- 17. Example• Suppose a researcher is interested in buying preferences of environmentally conscious consumers.• A questionnaire was developed and sent to a random sample of 90 voters.• The researcher also collects information about the gender of the sample of 90 respondents.
- 18. Bivariate Frequency Table or Contingency Table Favor Neutral Oppose f rowMale 10 10 30 50Female 15 15 10 40f column 25 25 40 n = 90
- 19. Bivariate Frequency Table or Contingency Table Favor Neutral Oppose f rowMale 10 10 30 50Female 15 15 10 40f column e d 25 25 40 n = 90 erv cies bs en O qu fre
- 20. Bivariate Frequency Table or Row frequency Contingency Table Favor Neutral Oppose f rowMale 10 10 30 50Female 15 15 10 40f column 25 25 40 n = 90
- 21. Bivariate Frequency Table or Contingency Table Favor Neutral Oppose f row Male 10 10 30 50 Female 15 15 10 40 f column 25 25 40 n = 90Column frequency
- 22. 1. Determine Appropriate Test1. Gender ( 2 levels) and Nominal2. Buying Preference ( 3 levels) and Nominal
- 23. 2. Establish Level of Significance Alpha of .05
- 24. 3. Determine The Hypothesis• Ho : There is no difference between men and women in their opinion on pro-environmental products.• Ha : There is an association between gender and opinion on pro-environmental products.
- 25. 4. Calculating Test Statistics Favor Neutral Oppose f rowMen fo =10 fo =10 fo =30 50 fe =13.9 fe =13.9 fe=22.2Women fo =15 fo =15 fo =10 40 fe =11.1 fe =11.1 fe =17.8f column 25 25 40 n = 90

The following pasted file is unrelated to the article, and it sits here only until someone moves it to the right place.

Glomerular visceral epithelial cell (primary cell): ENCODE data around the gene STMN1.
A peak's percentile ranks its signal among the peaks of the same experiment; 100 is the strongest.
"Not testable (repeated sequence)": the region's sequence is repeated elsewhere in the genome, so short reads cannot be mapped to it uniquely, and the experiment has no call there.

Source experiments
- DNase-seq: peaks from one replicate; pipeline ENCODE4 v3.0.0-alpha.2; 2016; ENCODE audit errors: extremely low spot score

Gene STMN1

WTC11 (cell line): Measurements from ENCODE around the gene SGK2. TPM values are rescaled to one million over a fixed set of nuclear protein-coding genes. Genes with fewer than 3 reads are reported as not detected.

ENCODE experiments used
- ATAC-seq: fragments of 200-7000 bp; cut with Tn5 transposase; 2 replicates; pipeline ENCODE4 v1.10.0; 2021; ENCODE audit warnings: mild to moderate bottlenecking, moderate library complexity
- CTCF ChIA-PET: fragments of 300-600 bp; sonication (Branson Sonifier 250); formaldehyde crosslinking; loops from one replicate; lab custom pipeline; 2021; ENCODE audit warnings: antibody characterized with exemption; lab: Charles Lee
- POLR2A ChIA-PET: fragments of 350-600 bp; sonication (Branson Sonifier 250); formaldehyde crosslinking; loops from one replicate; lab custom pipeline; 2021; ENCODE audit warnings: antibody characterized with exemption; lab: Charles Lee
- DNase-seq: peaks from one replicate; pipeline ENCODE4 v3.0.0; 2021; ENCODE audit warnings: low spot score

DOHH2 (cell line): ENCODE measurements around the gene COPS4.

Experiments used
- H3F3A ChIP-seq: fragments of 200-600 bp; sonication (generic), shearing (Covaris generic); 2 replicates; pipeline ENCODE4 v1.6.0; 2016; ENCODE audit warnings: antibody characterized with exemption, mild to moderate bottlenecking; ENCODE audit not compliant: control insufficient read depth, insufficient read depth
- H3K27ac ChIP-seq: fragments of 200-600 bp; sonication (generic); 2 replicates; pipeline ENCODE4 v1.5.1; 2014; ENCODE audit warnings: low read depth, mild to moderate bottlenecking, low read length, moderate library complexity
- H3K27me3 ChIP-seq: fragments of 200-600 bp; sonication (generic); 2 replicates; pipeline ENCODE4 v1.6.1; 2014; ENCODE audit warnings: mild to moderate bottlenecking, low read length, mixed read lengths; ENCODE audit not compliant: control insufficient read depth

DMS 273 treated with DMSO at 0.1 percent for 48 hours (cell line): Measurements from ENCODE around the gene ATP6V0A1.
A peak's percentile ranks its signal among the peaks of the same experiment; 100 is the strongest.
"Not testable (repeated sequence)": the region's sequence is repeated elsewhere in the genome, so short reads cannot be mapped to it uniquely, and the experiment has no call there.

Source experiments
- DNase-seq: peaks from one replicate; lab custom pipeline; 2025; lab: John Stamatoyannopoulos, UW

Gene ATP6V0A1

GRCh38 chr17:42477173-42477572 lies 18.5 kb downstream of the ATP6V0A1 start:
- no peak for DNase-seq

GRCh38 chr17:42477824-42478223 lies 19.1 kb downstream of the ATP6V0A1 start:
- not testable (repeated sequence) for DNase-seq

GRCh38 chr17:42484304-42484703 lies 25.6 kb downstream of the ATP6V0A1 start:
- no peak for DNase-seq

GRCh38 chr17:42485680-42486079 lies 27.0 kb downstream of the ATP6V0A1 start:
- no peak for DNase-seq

- 26. 4. Calculating Test Statistics Favor Neutral Oppose f row = 50*25/90Men fo =10 fo =10 fo =30 50 fe =13.9 fe =13.9 fe=22.2Women fo =15 fo =15 fo =10 40 fe =11.1 fe =11.1 fe =17.8f column 25 25 40 n = 90
- 27. 4. Calculating Test Statistics Favor Neutral Oppose f rowMen fo =10 fo =10 fo =30 50 fe =13.9 fe =13.9 fe=22.2 = 40* 25/90Women fo =15 fo =15 fo =10 40 fe =11.1 fe =11.1 fe =17.8f column 25 25 40 n = 90
- 28. 4. Calculating Test Statistics (10 − 13.89) 2 (10 − 13.89) 2 (30 − 22.2) 2χ = 2 + + + 13.89 13.89 22.2 (15 − 11.11) 2 (15 − 11.11) 2 (10 − 17.8) 2 + + 11.11 11.11 17.8 = 11.03
- 29. 5. Determine Degrees of Freedom df = (R-1)(C-1) = (2-1)(3-1) = 2
- 30. 6. Compare computed test statistic against a tabled/critical value• α = 0.05• df = 2• Critical tabled value = 5.991• Test statistic, 11.03, exceeds critical value• Null hypothesis is rejected• Men and women differ significantly in their opinions on pro-environmental products
- 31. SPSS Output Example Chi-Square Tests Asymp. Sig. Value df (2-sided)Pearson Chi-Square 11.025a 2 .004Likelihood Ratio 11.365 2 .003Linear-by-Linear 8.722 1 .003AssociationN of Valid Cases 90 a. 0 cells (.0%) have expected count less than 5. The minimum expected count is 11.11.
- 32. Additional Information in SPSS Output• Exceptions that might distort χ2 Assumptions – Associations in some but not all categories – Low expected frequency per cell• Extent of association is not same as statistical significance Demonstrated through an example
- 33. Another Example Heparin Lock Placement Complication Incidence * Heparin Lock Placement Time Group Crosstabulation Heparin Lock Time: Placement Time Group 1 = 72 hrs 1 2 Total Complication Had Compilca Count 9 11 20 2 = 96 hrs Incidence Expected Count 10.0 10.0 20.0 % within Heparin Lock 18.0% 22.0% 20.0% Placement Time Group Had NO Compilca Count 41 39 80 Expected Count 40.0 40.0 80.0 % within Heparin Lock 82.0% 78.0% 80.0% Placement Time Group Total Count 50 50 100 Expected Count 50.0 50.0 100.0 % within Heparin Lock 100.0% 100.0% 100.0% Placement Time Groupfrom Polit Text: Table 8-1
- 34. Hypotheses in Smoking Habit• Ho: There is no association between complication incidence and duration of smoking habit. (The variables are independent).• Ha: There is an association between complication incidence and duration of smoking habit. (The variables are related).